Loudoun Chief Deputy John B. Patton remembers the day he left a battered and frightened woman at her home while her estranged husband and attacker was on the loose.
Patton had helped the woman file criminal charges and urged her to find shelter with family or friends, but there was little more he could do. Not long after, the woman's husband followed her and beat her again. Now Loudoun officers have another option.
Police in Loudoun and Vienna this month joined the growing list of localities that offer domestic violence and stalking victims a free cellular phone that makes a call to police always within reach. There are similar programs in Fairfax, Prince William, Alexandria and Arlington.
The phones used by Loudoun and Vienna--part of the nationwide "Call To Protect" program--also provide round-the-clock access to a state-run counseling hot line and a police non-emergency line. Motorola donated 35 phones to police in Loudoun and five to Vienna authorities. Cellular One is donating the air time for the phones.
"A wireless phone can provide a victim with a sense of security," said Loudoun's Victim-Witness Program Coordinator Julie A. Carlson. "It's about taking back control."
In fast-growing Loudoun County, victim-witness workers this year handled about 250 domestic violence cases as of Sept. 30, compared with about 230 cases in all of 1998, Carlson said. Vienna Police Officer Virginia Palmore said officers there handle as many as 150 domestic violence calls each year.
Vienna officers have handed out one phone since they began the program early this month, Palmore said. The recipient, a woman who has been in an abusive relationship, hasn't had to use it yet but she has told police she feels safer just having it in arm's reach.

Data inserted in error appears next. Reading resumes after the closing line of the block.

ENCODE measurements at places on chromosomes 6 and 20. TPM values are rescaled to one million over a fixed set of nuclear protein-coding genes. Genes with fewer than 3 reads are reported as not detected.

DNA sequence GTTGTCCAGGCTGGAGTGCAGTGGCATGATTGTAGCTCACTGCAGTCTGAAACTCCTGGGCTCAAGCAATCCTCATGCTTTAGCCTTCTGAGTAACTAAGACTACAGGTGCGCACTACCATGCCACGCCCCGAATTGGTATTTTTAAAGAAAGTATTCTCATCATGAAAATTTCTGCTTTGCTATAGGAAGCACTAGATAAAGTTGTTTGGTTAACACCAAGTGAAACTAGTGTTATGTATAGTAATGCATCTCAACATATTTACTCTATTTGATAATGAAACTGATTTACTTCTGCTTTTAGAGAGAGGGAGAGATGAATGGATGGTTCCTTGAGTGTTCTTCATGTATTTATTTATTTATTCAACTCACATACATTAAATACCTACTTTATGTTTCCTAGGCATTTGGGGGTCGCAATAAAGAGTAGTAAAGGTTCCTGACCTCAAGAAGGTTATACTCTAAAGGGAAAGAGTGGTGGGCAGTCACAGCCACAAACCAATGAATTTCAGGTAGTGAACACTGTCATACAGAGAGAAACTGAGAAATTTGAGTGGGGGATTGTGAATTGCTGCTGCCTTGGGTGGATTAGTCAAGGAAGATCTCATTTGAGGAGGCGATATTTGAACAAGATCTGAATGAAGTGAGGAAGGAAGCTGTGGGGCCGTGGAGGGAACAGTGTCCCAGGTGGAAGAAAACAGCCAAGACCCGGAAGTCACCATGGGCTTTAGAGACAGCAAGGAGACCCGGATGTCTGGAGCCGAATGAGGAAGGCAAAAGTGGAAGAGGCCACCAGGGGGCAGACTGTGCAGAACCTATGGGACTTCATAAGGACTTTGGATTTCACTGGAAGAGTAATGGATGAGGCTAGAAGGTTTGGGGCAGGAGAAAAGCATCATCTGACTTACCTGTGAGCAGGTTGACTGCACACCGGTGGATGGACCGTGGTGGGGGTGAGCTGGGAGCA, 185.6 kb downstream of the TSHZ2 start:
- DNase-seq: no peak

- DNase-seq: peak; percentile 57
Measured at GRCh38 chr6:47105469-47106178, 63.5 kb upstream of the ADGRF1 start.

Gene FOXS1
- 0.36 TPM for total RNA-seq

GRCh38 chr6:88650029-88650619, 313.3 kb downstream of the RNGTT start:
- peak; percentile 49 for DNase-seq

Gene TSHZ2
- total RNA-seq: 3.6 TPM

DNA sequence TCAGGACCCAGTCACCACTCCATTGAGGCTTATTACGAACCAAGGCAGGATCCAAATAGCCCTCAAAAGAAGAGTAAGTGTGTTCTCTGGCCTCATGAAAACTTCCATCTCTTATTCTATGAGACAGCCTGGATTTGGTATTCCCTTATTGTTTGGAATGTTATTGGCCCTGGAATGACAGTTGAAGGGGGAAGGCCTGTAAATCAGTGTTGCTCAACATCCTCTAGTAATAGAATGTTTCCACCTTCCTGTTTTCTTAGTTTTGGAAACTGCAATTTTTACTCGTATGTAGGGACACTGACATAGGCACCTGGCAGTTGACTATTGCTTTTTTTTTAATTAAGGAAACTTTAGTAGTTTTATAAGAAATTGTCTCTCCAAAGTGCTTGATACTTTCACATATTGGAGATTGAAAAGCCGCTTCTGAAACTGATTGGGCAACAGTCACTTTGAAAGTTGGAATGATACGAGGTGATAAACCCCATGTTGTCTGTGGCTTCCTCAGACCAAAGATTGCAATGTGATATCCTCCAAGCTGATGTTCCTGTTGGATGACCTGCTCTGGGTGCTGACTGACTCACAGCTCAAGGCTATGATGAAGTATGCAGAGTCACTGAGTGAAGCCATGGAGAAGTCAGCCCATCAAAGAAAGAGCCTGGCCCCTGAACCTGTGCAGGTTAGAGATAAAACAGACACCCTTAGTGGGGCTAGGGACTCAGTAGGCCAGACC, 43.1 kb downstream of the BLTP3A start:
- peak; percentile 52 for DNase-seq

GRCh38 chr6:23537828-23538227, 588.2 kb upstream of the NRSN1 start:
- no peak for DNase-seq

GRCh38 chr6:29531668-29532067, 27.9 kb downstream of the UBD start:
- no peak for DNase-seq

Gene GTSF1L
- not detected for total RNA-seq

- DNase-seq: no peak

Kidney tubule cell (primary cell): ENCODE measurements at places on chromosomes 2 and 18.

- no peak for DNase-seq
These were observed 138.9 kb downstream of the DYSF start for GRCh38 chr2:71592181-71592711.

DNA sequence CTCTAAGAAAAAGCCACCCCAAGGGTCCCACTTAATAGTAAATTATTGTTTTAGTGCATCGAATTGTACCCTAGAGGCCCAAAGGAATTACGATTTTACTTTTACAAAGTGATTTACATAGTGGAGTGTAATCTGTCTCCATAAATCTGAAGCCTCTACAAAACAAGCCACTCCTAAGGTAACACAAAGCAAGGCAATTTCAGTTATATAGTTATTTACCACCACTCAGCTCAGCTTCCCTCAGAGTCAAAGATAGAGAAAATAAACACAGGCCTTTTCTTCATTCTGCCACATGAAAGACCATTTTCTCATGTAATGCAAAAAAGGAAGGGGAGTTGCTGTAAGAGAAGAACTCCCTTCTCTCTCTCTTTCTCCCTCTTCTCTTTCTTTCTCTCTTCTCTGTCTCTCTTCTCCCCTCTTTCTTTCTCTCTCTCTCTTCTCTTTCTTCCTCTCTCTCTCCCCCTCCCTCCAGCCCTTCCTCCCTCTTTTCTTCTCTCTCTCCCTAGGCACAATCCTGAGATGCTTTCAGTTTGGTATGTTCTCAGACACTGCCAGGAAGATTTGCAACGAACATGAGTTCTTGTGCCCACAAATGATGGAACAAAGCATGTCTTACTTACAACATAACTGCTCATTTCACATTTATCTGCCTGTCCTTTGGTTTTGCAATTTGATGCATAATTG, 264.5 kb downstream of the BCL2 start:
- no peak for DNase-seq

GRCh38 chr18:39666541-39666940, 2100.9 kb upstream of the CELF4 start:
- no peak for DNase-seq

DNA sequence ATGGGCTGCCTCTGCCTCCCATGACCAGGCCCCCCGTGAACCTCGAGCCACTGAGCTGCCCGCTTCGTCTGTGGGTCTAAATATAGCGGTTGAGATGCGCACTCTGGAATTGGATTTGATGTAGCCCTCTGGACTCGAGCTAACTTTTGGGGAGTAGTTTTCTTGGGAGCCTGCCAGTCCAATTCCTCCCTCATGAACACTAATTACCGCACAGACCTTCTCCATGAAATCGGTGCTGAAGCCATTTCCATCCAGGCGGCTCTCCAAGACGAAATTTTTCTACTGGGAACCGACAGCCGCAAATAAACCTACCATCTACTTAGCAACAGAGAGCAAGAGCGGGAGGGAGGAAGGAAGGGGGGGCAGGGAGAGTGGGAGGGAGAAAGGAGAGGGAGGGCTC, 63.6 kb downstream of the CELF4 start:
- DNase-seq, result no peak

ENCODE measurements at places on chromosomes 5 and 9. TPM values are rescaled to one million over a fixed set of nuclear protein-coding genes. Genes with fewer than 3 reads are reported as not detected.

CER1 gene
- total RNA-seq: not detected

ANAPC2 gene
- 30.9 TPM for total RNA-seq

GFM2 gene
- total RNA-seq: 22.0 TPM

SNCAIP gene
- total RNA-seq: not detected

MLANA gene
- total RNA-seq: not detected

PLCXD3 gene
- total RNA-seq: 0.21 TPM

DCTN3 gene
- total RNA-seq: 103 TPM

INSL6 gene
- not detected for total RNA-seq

"Call To Protect," a partnership launched in 1996 among Motorola, the Wireless Foundation, cellular carriers and the National Coalition Against Domestic Violence, has distributed about 9,000 phones nationwide, according to Cellular One spokeswoman Elissa Lumley.
Fairfax County, which started its program in 1998, has been held up as a national model for other jurisdictions that might want to begin their own program.
To date, the county has given out 70 phones. The victims "keep it as long as they need it," said Officer Ed O'Carroll, who coordinates the cellular phone program in Fairfax. "Unfortunately some of the phones we gave out a year ago are still in the hands of those victims. They still live in a world of violence. They need that phone as their lifeline to the police."
Police in Alexandria started their program in 1996 with only eight donated phones. Today the department has more than 100 phones in its arsenal, about half of which are in the hands of women who feel threatened.
There have been several instances, police said, where women involved in the program have probably been spared from violence because they had a cellular phone.
"In one case the victim was waiting in a car and [her abuser] got her around the neck through an open window and started to strangle her," said Sgt. Scott Gibson, coordinator of the Alexandria police department's Domestic Violence Unit. "She was able to pull out her phone and the sight of it made him run away."
Arlington started giving out phones in 1997. Since that time, the popularity of the program and a wealth of donations, has boosted the county's cache of phones to more than 100. About half of those phones are on the street. Officials said they have so many phones that they encourage users to keep them indefinitely.
To qualify for the program, "They [just] need to want one," said Karen Crane, a domestic Violence specialist in the Arlington commonwealth's attorney's office. "We don't prioritize because we have an ample supply."
Prince William started their program in 1998 with 45 donated phones. Today they've passed the 100 phone mark.
To get a phone, officials in Prince William said a victim much have action pending in court, a history of abuse or current assault charges going through the judicial system. So far, the county hasn't turned anyone away.
"We've even loaned phones to Stafford County residents because there is no cell phone loan program there," said Patricia Allue, director of the Prince William County Victim Witness Program. Allue said that at least five women have used their phones to call for help in the last year. "We tell them to keep the phone for as long as they might need it, until their safety is no longer an issue."